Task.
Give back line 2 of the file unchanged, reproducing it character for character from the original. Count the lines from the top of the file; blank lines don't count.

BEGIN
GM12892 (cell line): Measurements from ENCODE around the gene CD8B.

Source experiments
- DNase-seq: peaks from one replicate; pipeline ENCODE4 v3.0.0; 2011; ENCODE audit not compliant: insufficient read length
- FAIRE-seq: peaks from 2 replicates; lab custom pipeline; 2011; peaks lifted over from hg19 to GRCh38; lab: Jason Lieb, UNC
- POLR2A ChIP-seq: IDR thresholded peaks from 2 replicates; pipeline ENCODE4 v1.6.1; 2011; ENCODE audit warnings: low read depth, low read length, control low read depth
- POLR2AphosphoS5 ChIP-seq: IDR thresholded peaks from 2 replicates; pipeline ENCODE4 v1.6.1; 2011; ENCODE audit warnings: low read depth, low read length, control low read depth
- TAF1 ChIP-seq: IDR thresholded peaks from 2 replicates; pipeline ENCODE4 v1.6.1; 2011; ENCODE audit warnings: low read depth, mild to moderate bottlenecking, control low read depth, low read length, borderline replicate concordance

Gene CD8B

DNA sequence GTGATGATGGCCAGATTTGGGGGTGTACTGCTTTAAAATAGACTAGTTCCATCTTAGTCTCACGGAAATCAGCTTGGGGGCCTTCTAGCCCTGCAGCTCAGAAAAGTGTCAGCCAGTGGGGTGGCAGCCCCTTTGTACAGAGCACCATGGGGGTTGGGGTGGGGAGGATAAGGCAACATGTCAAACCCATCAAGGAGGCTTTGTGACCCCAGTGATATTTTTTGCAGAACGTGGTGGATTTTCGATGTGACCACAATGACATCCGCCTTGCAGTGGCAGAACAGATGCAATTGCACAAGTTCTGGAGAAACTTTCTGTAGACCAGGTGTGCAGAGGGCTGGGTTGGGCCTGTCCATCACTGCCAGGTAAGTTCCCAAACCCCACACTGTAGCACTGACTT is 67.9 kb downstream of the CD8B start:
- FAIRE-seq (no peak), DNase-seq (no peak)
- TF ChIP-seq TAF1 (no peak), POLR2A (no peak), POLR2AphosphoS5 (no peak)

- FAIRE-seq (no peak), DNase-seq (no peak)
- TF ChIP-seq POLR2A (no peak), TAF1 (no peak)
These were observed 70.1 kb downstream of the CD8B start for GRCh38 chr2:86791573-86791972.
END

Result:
Source experiments